Review: ‘42nd Street’

Everything about the production rings true. It's as authentic to the initiate as the novitiate.

Everything about the production rings true. It’s as authentic to the initiate as the novitiate.

There are good performances by Warner Baxter, as the neurotic showman who whips Pretty Lady into a hit musical comedy, and Bebe Daniels in a not particularly sympathetic assignment as the outmoded musical comedy ingenue whose unrequited association with a sap kiddie car manufacturer angels the production. [Script is based on the novel by Bradford Ropes.]

Una Merkel and Ginger Rogers, as a pair of dumb and not-so chorines, are types. George E. Stone, as the dance stager, is likewise a believable reflection of the type. Harry Akst is the piano rehearser, and Al Dubin and Harry Warren, who fashioned the film’s song ditties, play themselves.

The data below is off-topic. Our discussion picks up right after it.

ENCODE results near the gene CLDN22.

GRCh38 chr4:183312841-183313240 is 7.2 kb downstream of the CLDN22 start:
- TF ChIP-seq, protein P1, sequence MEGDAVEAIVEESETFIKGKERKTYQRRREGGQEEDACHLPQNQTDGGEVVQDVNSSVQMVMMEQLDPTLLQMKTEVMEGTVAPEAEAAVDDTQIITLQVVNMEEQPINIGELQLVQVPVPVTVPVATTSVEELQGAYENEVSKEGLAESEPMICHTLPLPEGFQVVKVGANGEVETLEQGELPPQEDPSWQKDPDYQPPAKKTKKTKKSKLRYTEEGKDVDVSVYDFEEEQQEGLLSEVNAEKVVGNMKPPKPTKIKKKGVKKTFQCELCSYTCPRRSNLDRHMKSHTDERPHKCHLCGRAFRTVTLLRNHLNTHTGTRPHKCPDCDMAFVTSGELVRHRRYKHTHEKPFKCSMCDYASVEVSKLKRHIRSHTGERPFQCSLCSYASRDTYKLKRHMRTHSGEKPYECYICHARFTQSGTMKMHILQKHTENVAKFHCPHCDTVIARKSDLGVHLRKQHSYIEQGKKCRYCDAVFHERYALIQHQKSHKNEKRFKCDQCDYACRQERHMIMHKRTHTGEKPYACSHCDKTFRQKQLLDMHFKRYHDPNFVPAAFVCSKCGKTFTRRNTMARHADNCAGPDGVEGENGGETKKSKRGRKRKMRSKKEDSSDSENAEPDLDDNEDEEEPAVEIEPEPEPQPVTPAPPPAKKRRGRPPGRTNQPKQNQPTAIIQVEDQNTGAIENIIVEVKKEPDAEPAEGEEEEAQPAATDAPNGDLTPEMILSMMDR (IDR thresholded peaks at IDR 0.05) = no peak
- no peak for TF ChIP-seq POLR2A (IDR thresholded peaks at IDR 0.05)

Ruby Keeler, as the unknown who comes through and registers a hit, is utterly convincing.

Not the least of the total belongs to the direction by Lloyd Bacon, who fashioned some novelties in presentation, with Busby Berkeley an excellent aide on the terp mountings. The same overhead style of camera angles, which Berkeley introduced in the Eddie Cantor pictures and elsewhere, are further advanced.

1932/33: Nominations: Best Picture, Sound

42nd Street


Warner. Director Lloyd Bacon, Busby Berkeley; Screenplay James Seymour, Rian James; Camera Sol Polito; Editor Thomas Pratt, Frank Ware; Music Leo F. Forbstein (dir.); Art Director Jack Okey


(B&W) Available on VHS, DVD. Extract of a review from 1933. Running time: 89 MIN.


Warner Baxter Bebe Daniels George Brent Ruby Keeler Guy Kibbee Ginger Rogers
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